Proverbs 18:6 “A fool’s lips enter into contention, and his mouth calleth for strokes.” These two things often go together—contentiousness and chastisement—for the fool’s very contentiousness is deserving of punishment since it serves no good purpose but is only done in an attempt to exalt his ego. There is much difference in contending for truth, which involves standing firm in it when others would compromise or contradict it, and merely being contentious, which involves an attempt to establish one’s own position regardless of the truth. Contention is generally about some minor, insignificant thing that involves no fundamental Scriptural principle. It is often the party cry to divide a church and draw off disciples to the author of the contention.
Proverbs 18:7 “A fool’s mouth is his destruction, and his lips are the snare of this soul.” Very few people realize the destructiveness of the mouth; it destroys truth, reputations and lives, and even destroys the one who speaks, (Matthew 12:36-37), for everyone must answer for the words of his mouth. From this text it is clear that in the day of judgment there is going to be a playback for all to hear of all that the unsaved has ever said, and God’s great audio recorder makes no mistakes, and the only thing that will erase those words is the redeeming blood of Christ. Every evil word that one speaks binds him tighter in sin.
Proverbs 18:8 “The words of a talebearer are as wounds, and they go down into the innermost parts of the belly.” Here is the other side of the matter: not only is a fool’s mouth destructive of his own soul, but it also wounds others as well, against whom he speaks. Thus there is a three-fold evil done by the unrestrained mouth: (1) It destroys the speaker. (2) It wounds the one spoken against. (3) It harms the listener, for it creates suspicion, distrust and dislike in him for the one spoken against. The bad thing about talebearers is that they are seldom satisfied with the tale they carry, but must continually revise it and add to it, and almost always they worsen it as they do so. “Inner most parts” probably refers to the heart, the part most wounded by the tales that are spread about a person.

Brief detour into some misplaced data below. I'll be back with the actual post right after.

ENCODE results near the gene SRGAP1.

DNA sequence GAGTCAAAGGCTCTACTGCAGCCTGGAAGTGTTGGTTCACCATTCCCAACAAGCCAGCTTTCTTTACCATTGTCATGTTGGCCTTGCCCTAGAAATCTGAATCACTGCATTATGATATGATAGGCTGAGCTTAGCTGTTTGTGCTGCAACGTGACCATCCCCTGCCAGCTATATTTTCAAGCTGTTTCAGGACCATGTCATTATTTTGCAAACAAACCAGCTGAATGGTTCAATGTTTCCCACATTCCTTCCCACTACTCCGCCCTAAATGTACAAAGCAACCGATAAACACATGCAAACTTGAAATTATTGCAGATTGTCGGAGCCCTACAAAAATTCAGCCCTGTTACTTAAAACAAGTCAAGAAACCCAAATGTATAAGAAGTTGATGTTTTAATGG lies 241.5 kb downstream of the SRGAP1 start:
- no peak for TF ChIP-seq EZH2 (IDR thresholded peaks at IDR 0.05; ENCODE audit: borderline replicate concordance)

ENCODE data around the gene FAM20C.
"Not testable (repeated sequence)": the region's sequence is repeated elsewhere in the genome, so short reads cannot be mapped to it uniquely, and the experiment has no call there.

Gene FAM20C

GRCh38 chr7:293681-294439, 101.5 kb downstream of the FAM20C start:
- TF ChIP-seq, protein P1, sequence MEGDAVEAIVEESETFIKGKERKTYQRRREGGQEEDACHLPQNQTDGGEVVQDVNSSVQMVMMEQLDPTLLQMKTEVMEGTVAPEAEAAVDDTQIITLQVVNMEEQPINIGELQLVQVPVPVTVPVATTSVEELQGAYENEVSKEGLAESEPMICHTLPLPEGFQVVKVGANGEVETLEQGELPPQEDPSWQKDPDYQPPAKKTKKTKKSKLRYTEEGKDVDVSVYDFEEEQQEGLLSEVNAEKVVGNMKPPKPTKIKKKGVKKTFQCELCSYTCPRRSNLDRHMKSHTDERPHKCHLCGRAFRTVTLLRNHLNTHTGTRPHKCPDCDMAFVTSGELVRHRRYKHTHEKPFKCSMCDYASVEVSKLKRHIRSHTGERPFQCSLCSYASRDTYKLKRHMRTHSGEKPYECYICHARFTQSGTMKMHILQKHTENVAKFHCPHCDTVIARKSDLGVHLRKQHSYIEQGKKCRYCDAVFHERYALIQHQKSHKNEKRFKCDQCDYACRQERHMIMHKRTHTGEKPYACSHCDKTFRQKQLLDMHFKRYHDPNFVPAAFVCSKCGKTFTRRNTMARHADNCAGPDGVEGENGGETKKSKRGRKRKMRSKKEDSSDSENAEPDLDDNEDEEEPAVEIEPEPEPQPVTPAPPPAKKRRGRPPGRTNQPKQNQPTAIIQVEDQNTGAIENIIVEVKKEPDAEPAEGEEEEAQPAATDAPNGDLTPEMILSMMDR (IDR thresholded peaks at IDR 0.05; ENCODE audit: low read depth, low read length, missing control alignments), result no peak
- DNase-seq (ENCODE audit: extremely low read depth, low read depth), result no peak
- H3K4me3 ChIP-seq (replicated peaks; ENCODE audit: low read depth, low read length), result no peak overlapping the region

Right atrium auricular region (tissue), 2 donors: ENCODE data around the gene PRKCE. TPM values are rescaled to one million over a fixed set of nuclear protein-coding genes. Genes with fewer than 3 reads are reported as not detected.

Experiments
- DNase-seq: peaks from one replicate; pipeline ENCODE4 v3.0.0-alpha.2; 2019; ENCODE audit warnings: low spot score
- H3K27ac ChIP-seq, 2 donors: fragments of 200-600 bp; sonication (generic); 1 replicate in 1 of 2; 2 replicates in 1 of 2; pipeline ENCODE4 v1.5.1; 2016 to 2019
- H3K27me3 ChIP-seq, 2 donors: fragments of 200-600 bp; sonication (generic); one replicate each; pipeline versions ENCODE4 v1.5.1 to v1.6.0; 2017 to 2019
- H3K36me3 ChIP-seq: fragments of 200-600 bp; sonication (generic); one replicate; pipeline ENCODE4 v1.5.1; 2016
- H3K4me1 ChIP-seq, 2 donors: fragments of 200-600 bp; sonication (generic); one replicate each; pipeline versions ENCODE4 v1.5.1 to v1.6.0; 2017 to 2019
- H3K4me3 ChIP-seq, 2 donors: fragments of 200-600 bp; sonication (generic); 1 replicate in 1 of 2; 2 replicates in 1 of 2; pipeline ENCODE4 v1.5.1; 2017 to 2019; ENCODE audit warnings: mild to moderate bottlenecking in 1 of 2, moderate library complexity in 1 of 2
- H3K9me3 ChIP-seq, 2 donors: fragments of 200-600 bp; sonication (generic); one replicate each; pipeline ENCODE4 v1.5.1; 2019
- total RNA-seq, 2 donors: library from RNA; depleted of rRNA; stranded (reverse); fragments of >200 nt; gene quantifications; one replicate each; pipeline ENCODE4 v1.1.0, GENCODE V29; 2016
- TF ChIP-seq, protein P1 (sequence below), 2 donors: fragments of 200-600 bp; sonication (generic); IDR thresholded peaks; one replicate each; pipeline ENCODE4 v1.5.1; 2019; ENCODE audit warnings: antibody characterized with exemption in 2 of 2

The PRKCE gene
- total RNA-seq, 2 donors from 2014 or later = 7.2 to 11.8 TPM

Proverbs 18:9 “He also that is slothful in his work is brother to him that is a great waster.” This is tied to verse 8 by the word “also” since talebearers are generally also slothful persons. A diligent worker seldom has time to go about spreading rumors. The slothful and the waster are very much alike. “Those are justly branded as fools who are wasters of their estates, who live above what they have. Idleness is no better… One scatters what he has, the other lets it run through his fingers,” [M. Henry]. Most of the reference to the slothful are in Proverbs: 12:24, 27; 15:19; 18:9; 19:15, 24; 21:25; 22:13; 26:14, 14, 15. All that any person has is from the Lord and to be wasteful is to be scornful of His gifts.
Proverbs 18:10 “The name of the Lord is a strong tower: the righteous runneth into it, and is safe.” The “name of the Lord” is of frequent occurrence in the Bible, and refers to what the Lord is, as manifested in His names. Compound names often are very suggestive, such as Jehovah-Jireh, “The Lord will provide,” (Gen. 22:7-14); Jehovah-tsidkenu, “The Lord our righteousness”, (Jer. 23:6; 33:16), etc. In our lesson, the thought is, that all that the Lord is, is for our defense. He is all-sufficient for our shelter and defense, (Isa. 26:1). Anciently towers on city walls were the strongest points of defense and were often the last points taken in battle.
Proverbs 18:11 “The rich man’s wealth is his strong city, and as an high wall in his own conceit.” Wealth is not really much of a defense, but in the conceit of man it is thought to be, for to many, wealth is their god, which they trust in rather than in God, (1 Tim. 6:17). The folly of trusting in material things is to be seen in that: (1) They can be taken away by robbery, inflation, etc. (2) They cannot purchase the most needed things—salvation, peace of mind, life, etc. (3) The owner of them may be taken away from them by death. Trust in God guarantees all of the needed things in life, and he who trusts in God cannot be defrauded of these good things. He who trusts in earthly things does not realize that these are all soon to pass away, (1 John 2:15-17), and the truster in them will be destitute.